When an exhibition brings together two modern artists who didn’t work together, never thought of themselves as part of a common movement, forged their careers in different countries and met for the first time only a few years before one of them died, one usually has misgivings of false connections and strained comparisons. With ‘Bacon–Giacometti’ at the Fondation Beyeler, however, the worry is that the two artists will go together far too well.
There may not have been an existentialist movement in art but, since the early 1950s, critics have been yoking Bacon and Giacometti together as the two pre-eminent illustrators of Jean-Paul Sartre’s philosophy. In some respects, their reasoning is clear. Placing a premium on individual freedom, existentialism sought to position itself in opposition to the abstract, essentialising conceptions of human life and its worth that, Sartre contended, linked the European philosophical tradition to the horrors of the concentration camps. By eschewing the contemporary predilection for abstract art, turning instead to the human figure, Bacon and Giacometti were understood as having involved themselves in the same project. But existentialism has often been reduced to a hackneyed vocabulary of the void, a kind of proto-gothspeak that renders the freedom of the individual a kind of isolation, and even a punishment – ‘Man is condemned to be free’, in Sartre’s oft-quoted phrase. By association, the art of Bacon and Giacometti has come to seem for many like two kindred howls into the abyss; Sartre himself likened Giacometti’s etiolated sculptures to the survivors of Auschwitz, while the critic David Sylvester, who was so influential in popularising both artists in the UK, writes memorably about Bacon’s ‘screams’.
However, any fears of finding oneself trapped in an existentialist prison at the Beyeler are dispelled in the exhibition’s opening room. Screams and cages seem to dominate at first – from a wrought-iron enclosure hangs the plaster head of Giacometti’s The Nose (1947–49), its mouth open in a frozen scream that finds an echo across the room in Bacon’s Head VI (1949), one of his grotesque interpretations of Velazquez’s Pope Innocent X. Yet it soon becomes apparent that the two artists are interested in not only constructing prisons, but breaking out of them too. The Pinocchio-like organ of Giacometti’s sculpture punctures the imaginary partition of air that is established between skull and viewer by the bars; meanwhile, the bars in Bacon’s painting are as evanescent as his pope’s head and vacillate between white and black, presence and absence. Both works are, at first glance, terrifying manifestations of the human figure – but look a little longer, and they also reveal their creators’ shared obsession with fixing and unfixing the appearance of the figure in the perspective of the viewer, establishing and dissolving equilibrium.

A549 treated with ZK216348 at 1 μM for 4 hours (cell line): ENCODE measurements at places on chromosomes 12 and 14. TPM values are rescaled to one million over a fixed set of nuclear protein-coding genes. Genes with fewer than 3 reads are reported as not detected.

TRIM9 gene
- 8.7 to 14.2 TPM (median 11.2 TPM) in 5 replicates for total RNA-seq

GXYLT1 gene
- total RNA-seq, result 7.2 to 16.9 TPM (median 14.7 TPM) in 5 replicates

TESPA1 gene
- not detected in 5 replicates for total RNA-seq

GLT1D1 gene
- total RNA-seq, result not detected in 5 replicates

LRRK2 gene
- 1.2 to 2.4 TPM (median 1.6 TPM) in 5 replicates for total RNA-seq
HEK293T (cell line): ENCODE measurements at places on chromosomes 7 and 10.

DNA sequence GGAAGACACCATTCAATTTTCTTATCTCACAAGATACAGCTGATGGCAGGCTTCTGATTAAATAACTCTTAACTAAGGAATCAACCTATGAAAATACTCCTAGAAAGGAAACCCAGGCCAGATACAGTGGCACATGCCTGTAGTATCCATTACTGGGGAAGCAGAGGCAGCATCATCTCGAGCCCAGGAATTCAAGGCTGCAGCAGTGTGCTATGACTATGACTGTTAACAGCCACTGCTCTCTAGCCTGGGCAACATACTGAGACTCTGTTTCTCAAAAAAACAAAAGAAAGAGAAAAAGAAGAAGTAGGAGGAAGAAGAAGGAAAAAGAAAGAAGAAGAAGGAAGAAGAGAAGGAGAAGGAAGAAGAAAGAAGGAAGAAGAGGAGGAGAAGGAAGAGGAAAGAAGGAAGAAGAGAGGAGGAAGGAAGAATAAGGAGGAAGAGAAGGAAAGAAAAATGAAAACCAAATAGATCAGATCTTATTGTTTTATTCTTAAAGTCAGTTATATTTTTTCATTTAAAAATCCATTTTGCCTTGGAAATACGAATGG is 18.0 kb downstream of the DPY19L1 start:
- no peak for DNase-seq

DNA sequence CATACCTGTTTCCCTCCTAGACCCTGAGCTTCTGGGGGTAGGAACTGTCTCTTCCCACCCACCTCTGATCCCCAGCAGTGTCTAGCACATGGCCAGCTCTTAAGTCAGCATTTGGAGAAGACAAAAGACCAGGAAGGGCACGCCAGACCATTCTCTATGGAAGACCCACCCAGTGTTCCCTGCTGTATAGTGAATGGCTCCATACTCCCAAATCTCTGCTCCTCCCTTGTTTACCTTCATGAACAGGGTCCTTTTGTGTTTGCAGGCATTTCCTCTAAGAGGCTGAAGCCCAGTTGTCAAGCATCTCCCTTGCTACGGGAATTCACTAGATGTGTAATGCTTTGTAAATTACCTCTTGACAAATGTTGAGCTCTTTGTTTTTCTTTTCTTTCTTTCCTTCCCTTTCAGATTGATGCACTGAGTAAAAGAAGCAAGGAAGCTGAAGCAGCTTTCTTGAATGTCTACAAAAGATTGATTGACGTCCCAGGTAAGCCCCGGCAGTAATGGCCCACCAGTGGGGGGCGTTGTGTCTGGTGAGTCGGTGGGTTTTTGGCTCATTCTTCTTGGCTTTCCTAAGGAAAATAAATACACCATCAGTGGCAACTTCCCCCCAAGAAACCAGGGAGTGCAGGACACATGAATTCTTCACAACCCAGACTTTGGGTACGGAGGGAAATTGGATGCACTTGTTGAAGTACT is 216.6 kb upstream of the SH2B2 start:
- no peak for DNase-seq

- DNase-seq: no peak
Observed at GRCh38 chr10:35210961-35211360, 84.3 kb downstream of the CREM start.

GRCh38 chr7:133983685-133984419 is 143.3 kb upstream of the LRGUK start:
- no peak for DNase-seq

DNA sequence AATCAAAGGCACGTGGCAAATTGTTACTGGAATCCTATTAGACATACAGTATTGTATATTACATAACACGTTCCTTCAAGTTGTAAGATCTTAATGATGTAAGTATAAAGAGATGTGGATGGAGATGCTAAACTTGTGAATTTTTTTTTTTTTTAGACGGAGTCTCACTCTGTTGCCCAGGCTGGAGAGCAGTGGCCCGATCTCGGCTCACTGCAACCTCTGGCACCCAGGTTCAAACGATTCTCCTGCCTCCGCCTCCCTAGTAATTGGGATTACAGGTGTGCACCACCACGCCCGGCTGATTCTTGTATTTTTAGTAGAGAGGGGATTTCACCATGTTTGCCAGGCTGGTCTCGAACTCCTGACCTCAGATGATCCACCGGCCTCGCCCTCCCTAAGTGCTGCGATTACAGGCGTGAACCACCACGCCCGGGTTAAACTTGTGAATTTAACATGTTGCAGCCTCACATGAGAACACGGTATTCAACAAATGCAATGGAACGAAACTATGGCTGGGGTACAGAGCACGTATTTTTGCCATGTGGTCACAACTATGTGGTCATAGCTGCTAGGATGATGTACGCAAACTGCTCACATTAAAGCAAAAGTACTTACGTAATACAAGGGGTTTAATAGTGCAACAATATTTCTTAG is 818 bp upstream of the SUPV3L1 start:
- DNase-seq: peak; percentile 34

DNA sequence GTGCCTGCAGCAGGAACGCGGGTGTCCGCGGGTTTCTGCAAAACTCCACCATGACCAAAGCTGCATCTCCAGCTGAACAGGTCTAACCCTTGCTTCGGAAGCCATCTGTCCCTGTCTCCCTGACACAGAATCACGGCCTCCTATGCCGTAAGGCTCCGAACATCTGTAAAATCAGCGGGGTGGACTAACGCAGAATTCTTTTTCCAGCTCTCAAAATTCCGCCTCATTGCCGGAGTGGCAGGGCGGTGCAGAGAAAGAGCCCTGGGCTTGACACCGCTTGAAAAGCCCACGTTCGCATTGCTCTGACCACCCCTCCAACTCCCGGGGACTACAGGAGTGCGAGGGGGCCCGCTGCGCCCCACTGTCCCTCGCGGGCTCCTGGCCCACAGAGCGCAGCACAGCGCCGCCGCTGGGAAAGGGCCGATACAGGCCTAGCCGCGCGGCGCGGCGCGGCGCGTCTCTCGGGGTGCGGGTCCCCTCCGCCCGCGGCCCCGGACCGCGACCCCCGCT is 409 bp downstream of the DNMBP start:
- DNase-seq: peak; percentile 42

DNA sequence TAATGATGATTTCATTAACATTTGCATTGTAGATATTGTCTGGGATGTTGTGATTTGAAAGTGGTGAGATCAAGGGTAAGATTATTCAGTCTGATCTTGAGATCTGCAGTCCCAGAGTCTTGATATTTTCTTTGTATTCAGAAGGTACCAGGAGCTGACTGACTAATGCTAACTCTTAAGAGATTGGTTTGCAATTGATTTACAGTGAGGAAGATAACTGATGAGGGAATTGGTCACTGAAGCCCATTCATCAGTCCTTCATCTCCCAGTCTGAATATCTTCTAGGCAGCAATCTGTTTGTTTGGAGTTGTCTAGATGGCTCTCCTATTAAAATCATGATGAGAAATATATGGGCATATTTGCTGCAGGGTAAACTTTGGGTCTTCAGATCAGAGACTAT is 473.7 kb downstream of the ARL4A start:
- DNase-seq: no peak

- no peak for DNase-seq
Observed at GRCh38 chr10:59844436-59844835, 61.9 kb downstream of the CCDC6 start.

In the airy, daylit galleries of the Fondation Beyeler, it is this formal restiveness that comes to the fore. Certain well-chosen biographical coincidences help to tie the show together – not least the influence on both artists of the painter Isabel Rawsthorne, who introduced them in the early 1960s. An encounter with Rawsthorne in the late ’30s was an important spur for Giacometti; he saw her at ‘some distance away’ on the Boulevard Saint-Michel one night, and embarked over the proceeding years on a series of sculptures, radically reduced in scale so as to ‘give her the size she had at that distance’. Rawsthorne also appears in a great number of Bacon’s arresting portraits of the ’60s, where the features warp and the flesh of the subject retains all of the viscous, fluid qualities of the oil paint that constitutes it.
As you follow the progression of both artists’ depictions of Rawsthorne, it becomes clear that the value of an exhibition like this is not in the search for similarities, which would risk collapsing what makes each artist distinctive. Rather, the exhibition brings their differences into focus, and celebrates the sparks generated by the friction of the encounter. This point is made most powerfully in the central room, where the power of Giacometti’s giant Walking Man sculptures is heightened both by the sheer amount of space the Beyeler has given them and by the vast canvases by Bacon on the walls. Most impressive is the Three Studies of Figures on Beds triptych of 1972; here, Bacon’s earlier use of cages to structure the picture space has given way to ambiguous spirals, which establish the wildly distorted positions of the lying figures as though the viewer is looking through a magnifying glass. The bodies appear rigid in their contortions – and yet, the spirals are pronged with cartoon arrows, inscribing signs of movement into the composition. In this meeting of contrasts – Giacometti’s upright, stony figures; Bacon’s prone, fleshly blobs – what impresses is how each artist has, on his own terms, managed to create an object that both moves and is still.
The show concludes with a slideshow of snaps from the two artists’ studios. It almost seems a bit of a let down. They’re projected in a darkened room – on to the floor, images of the scraps that littered Bacon’s home, all those reproductions of paintings and photographs he snipped out of books and magazines; across two walls, a life-size cross-section of Giacometti’s Montparnasse quarters that emphasises how cramped they were. Having done so much to release the two artists from the straitjacket of perceptions about their personalities, it’s as though the curators have strapped them back in at the final moment. But if a joint statement emerges from this impressive display of paintings and sculptures, it’s that the work of neither artist can submit to these constraints for long.
‘Bacon-Giacometti’ is at the Fondation Beyeler until 2 September.
‘She changed how we encounter sculpture’ – remembering Phyllida Barlow (1944–2023)